Washington County is home to an exquisite plant that exists nowhere else on Earth—the dwarf bear poppy. Unfortunately, this unique piece of Utah’s natural heritage is facing a number of challenges.
Human impacts, including development and off-road vehicle use, continue to destroy the poppies and their habitat, and impair key plant life-cycle processes, such as pollination visits.
Listed as a federally endangered species in 1979, the survival of the bear poppy now rests in the hands of the St. George community and local conservation organizations.
Fragile Life in the Desert
Whether seen for the first time or the tenth, the dwarf bear poppy (Arctomecon humilis) elicits a sense of wonder that such beauty can emerge from the barren, gypsum-rich hills near St. George. The blue-green rosette of leaves are each lobed like a bear paw, every lobe subtended by a silver hair or “claw.”
Blossoms are sunbursts of yellow framed in sheer white petals that quiver in the breeze. Older plants bear a bouquet of hundreds of blossoms, an explosion of color and life in the desert.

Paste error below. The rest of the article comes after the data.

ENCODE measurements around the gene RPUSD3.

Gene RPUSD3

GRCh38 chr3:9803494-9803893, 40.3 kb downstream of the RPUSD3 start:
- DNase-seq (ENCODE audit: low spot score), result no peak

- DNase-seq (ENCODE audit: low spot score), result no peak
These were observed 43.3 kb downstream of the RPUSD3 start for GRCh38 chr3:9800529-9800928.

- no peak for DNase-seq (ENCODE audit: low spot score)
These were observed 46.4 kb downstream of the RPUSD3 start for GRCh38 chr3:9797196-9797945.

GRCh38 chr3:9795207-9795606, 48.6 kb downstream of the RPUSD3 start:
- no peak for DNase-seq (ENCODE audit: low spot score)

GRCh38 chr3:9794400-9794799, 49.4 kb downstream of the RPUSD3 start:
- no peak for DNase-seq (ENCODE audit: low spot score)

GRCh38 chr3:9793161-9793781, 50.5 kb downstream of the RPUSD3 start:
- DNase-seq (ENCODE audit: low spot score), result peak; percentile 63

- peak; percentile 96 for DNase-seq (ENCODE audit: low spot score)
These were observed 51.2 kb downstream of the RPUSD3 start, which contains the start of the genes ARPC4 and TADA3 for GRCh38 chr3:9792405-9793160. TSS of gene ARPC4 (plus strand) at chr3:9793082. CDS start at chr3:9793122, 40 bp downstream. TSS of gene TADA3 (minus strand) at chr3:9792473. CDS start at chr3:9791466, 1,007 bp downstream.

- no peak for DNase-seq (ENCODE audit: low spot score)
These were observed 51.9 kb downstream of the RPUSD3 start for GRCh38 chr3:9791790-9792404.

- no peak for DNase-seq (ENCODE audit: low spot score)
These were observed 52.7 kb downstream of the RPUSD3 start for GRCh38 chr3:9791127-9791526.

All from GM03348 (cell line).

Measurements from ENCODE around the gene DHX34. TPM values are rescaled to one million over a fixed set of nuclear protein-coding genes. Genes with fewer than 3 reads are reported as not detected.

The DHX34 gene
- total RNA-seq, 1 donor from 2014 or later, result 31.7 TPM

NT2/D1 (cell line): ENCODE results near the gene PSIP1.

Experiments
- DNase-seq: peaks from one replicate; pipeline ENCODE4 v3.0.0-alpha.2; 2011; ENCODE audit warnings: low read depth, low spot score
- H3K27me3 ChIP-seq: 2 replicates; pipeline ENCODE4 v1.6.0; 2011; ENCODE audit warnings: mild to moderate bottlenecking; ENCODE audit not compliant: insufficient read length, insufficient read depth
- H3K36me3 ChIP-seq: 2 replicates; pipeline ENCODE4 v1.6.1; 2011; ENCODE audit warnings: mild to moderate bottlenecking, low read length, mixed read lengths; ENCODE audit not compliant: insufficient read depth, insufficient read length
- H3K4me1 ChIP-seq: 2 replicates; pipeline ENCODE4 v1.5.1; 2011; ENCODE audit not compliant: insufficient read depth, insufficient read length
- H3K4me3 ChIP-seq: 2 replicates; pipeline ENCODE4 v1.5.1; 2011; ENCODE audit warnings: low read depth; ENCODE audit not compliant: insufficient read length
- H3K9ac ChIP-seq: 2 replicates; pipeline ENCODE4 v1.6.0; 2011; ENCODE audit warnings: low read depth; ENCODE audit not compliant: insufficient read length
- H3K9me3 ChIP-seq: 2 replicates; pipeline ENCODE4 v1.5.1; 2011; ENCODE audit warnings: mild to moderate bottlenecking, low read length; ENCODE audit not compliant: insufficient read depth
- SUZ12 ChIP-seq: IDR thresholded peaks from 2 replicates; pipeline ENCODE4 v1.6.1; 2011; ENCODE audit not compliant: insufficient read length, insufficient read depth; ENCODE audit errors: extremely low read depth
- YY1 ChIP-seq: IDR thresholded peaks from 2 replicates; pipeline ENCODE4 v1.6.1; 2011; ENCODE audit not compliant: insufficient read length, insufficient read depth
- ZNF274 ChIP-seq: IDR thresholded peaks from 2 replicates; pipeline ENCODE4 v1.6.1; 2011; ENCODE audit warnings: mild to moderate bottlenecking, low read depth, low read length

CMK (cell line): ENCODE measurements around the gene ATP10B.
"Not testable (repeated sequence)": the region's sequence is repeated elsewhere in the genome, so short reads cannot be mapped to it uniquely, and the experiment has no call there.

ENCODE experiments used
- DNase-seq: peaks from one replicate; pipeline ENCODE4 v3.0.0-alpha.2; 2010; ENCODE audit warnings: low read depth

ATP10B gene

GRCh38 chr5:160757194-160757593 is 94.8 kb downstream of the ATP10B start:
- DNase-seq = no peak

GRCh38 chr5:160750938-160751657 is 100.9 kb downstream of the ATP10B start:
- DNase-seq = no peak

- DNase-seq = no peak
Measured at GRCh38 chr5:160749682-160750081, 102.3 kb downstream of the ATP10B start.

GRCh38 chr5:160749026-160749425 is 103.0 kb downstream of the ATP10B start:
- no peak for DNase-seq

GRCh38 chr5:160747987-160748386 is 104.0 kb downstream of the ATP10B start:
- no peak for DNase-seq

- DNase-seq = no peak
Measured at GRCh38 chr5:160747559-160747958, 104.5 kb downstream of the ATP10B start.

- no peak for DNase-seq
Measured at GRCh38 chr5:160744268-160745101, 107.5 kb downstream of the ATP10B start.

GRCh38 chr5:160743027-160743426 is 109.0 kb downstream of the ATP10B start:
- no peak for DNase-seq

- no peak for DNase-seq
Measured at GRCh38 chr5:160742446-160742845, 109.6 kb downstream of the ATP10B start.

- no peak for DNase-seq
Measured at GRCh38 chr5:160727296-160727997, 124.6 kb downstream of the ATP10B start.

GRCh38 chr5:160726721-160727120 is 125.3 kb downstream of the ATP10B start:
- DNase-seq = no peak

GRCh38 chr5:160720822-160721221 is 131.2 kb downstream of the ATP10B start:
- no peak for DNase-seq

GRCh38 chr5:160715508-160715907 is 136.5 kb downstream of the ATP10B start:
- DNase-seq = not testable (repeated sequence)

You Can Help
The Nature Conservancy is working with communities, government agencies and other local organizations to protect remaining populations of the dwarf bear poppy.
Without community support and activism, however, the plant’s future looks bleak. Everyone can make a difference in the survival of this precious species.
Below are some steps you can take to help preserve part of St. George’s extraordinary landscape.
- When visiting a poppy preserve, stay on designated trails. Any soil disturbance can decrease poppy numbers.
- Spread the word—tell your friends and family about the wonders and plight of this beautiful plant.
- Support local conservation efforts through volunteer work or by contributing to organizations involved in efforts to save the bear poppy.